Countdown to 2015: assessment of donor assistance to maternal, newborn, and child health between 2003 and 2006.


Greco, G; Powell-Jackson, T; Borghi, J; Mills, A; (2008) Countdown to 2015: assessment of donor assistance to maternal, newborn, and child health between 2003 and 2006. Lancet, 371 (9620). pp. 1268-75. ISSN 0140-6736 DOI: https://doi.org/10.1016/S0140-6736(08)60561-9

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Abstract

BACKGROUND: To track donor assistance to maternal, newborn, and child health-related activities is necessary to assess progress towards Millennium Development Goals 4 and 5 and to foster donor accountability. Our aim was to analyse aid flows to maternal, newborn, and child health for 2005 and 2006 and trends between 2003 and 2006. METHODS: We analysed and coded the complete aid activities database for 2005 and 2006 with methods that we developed previously to track official development assistance. For the 68 Countdown priority countries, we report two indicators for use in monitoring donor disbursements: official development assistance to child health per child and official development assistance to maternal and neonatal health per livebirth. FINDINGS: Donor disbursements increased from US$2119 million in 2003 to $3482 million in 2006; funding for child health increased by 63% and that for maternal and newborn health increased by 66%. In the 68 priority countries, child-related disbursements increased from a mean of $4 per child in 2003 to $7 per child in 2006; disbursements for maternal and neonatal health increased from $7 per livebirth in 2003 to $12 per livebirth in 2006. Nonetheless, disbursements fell in some countries. After adjustment for other determinants, countries with higher under-5 mortality received more official development assistance per child, but official development assistance to maternal and newborn health did not seem to be well targeted towards countries with the greatest maternal health needs. INTERPRETATION: Donor resource tracking should be continued to help hold donors accountable and encourage targeting of resources to countries with greatest needs.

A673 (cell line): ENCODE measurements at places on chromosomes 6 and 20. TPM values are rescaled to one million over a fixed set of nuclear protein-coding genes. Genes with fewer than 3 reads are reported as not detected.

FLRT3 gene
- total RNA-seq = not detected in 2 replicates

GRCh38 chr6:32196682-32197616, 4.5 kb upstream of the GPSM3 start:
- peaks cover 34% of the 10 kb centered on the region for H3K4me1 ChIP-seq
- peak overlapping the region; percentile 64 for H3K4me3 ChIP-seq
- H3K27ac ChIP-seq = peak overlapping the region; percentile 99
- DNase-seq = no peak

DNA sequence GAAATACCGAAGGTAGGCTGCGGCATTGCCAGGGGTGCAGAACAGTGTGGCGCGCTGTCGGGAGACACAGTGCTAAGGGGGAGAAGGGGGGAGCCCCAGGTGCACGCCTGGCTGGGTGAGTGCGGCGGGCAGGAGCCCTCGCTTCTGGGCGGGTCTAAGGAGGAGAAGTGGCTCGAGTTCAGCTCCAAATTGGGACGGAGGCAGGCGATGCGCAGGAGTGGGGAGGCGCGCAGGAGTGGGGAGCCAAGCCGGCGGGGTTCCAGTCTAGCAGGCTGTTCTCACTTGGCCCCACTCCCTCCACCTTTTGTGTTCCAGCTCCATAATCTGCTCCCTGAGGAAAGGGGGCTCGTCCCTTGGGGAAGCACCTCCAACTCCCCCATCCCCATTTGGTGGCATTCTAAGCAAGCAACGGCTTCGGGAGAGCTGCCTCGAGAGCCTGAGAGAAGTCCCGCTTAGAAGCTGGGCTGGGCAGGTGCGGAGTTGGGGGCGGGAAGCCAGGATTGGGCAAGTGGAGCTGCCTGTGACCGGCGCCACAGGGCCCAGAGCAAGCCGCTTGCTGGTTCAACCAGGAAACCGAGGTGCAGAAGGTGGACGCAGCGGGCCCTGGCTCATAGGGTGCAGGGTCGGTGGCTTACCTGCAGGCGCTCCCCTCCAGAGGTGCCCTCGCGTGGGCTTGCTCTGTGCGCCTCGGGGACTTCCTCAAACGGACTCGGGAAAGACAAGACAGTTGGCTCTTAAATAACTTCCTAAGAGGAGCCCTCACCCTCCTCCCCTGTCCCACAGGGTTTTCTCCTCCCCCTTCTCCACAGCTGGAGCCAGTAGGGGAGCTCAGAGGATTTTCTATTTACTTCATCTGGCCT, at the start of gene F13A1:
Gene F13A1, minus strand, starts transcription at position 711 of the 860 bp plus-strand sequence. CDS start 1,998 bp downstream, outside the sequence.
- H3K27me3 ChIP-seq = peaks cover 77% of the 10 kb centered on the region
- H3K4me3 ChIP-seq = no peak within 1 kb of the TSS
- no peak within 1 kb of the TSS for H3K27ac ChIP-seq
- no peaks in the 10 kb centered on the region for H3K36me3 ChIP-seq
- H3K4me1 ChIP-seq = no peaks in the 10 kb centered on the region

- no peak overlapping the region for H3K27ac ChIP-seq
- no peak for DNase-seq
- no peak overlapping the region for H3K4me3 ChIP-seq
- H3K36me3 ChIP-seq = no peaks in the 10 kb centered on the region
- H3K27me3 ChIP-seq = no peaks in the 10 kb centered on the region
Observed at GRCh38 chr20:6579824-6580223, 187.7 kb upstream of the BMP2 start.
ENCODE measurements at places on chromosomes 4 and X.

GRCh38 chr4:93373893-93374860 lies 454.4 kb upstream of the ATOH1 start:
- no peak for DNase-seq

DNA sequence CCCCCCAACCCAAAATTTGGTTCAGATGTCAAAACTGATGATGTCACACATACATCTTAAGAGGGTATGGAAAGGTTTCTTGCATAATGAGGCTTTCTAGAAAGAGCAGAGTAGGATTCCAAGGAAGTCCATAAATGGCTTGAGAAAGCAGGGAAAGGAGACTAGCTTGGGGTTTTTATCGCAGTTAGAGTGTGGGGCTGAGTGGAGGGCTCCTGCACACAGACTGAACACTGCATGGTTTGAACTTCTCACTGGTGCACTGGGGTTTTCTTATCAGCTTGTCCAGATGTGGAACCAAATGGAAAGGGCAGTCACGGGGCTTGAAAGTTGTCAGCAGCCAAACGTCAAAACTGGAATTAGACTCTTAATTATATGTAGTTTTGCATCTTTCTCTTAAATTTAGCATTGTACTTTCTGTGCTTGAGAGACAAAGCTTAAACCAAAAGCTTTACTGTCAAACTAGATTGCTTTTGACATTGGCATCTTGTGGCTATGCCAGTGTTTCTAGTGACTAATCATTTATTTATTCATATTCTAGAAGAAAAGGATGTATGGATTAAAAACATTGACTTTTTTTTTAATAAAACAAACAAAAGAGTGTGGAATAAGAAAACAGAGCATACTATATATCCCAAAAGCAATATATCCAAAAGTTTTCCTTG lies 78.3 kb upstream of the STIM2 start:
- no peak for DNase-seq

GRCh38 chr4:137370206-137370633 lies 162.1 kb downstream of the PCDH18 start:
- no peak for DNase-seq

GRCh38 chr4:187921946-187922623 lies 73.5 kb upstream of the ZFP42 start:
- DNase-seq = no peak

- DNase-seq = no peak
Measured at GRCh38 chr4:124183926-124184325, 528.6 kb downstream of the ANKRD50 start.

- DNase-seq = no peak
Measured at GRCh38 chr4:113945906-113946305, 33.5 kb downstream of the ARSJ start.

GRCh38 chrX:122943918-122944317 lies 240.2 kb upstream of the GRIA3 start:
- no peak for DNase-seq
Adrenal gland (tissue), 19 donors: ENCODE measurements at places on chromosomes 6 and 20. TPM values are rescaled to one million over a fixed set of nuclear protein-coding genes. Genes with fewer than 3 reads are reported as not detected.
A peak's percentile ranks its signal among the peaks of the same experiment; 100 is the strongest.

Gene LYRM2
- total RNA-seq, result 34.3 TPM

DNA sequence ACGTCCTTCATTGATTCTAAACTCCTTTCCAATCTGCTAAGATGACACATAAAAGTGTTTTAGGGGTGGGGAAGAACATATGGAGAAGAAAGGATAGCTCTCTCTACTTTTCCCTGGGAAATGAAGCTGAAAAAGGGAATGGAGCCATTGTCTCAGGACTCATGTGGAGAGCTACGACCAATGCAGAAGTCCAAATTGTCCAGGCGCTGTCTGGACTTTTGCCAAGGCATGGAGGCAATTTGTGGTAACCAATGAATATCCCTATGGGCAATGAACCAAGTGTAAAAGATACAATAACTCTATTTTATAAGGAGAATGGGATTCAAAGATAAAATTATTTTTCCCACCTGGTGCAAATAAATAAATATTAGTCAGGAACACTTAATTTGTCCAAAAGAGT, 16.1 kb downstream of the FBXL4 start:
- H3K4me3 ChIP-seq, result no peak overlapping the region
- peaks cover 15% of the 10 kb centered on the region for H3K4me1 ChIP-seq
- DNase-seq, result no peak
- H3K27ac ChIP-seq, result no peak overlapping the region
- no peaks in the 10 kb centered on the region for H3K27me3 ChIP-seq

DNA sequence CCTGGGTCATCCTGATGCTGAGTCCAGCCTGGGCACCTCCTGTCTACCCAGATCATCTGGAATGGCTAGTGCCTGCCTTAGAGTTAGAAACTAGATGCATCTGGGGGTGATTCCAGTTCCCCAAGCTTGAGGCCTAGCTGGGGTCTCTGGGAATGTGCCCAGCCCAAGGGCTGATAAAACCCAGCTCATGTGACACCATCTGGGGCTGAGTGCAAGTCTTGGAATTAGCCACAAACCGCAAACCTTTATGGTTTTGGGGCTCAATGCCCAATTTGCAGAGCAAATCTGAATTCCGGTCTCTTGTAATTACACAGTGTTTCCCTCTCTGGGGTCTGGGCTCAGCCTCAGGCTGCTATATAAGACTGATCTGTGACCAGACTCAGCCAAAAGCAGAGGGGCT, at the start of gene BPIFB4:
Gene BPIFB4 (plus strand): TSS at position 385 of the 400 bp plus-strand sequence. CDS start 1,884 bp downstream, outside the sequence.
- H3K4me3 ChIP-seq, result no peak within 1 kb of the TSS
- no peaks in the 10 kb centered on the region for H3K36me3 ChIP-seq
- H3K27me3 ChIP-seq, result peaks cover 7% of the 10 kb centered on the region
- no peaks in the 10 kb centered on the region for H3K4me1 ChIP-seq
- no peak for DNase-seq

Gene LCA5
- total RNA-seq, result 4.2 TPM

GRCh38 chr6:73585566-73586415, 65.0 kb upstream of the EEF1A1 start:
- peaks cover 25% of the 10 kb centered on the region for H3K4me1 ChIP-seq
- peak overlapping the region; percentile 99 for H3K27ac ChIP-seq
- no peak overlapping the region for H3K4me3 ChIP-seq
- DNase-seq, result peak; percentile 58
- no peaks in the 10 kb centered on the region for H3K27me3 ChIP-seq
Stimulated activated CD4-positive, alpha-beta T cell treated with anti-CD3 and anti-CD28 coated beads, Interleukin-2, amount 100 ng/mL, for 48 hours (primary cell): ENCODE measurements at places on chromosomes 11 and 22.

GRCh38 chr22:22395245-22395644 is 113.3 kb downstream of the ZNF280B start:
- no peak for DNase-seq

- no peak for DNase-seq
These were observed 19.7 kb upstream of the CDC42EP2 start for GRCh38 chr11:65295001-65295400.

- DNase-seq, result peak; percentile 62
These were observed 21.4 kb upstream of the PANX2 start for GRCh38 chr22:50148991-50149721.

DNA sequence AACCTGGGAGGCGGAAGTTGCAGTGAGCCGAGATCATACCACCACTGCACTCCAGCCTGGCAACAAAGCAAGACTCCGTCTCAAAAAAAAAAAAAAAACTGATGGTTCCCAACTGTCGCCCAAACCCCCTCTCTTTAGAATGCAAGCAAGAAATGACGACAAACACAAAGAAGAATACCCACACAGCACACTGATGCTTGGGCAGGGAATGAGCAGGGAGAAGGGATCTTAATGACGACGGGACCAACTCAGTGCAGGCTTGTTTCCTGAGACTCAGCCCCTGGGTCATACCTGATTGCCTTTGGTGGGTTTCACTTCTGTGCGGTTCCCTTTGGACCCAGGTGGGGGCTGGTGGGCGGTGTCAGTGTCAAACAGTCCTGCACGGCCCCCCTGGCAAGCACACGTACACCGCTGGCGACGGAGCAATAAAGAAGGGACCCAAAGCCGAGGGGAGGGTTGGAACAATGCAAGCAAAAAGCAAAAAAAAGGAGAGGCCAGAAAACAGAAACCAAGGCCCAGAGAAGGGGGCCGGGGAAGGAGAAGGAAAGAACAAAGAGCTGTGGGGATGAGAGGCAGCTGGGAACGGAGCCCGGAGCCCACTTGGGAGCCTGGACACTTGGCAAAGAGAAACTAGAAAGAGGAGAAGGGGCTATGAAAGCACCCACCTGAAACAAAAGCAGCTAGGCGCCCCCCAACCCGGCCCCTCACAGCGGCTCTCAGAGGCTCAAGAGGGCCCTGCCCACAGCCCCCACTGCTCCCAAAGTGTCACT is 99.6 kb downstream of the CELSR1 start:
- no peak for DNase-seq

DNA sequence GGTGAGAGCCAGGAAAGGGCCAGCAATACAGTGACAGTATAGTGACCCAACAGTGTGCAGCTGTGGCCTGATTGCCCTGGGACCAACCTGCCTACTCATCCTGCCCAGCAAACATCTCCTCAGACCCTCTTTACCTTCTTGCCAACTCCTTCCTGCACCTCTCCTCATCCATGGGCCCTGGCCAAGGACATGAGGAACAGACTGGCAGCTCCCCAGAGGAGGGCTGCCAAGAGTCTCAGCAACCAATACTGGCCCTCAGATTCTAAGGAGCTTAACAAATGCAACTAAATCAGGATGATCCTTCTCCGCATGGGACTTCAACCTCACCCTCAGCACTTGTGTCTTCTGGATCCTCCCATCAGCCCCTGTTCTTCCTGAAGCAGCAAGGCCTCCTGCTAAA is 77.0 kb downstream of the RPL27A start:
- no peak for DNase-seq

Item Type: Article
Faculty and Department: Academic Services & Administration > Academic Administration
Faculty of Public Health and Policy > Dept of Global Health and Development
Research Centre: Centre for Maternal, Reproductive and Child Health (MARCH)
PubMed ID: 18406861
Web of Science ID: 254878900028
URI: http://researchonline.lshtm.ac.uk/id/eprint/7776

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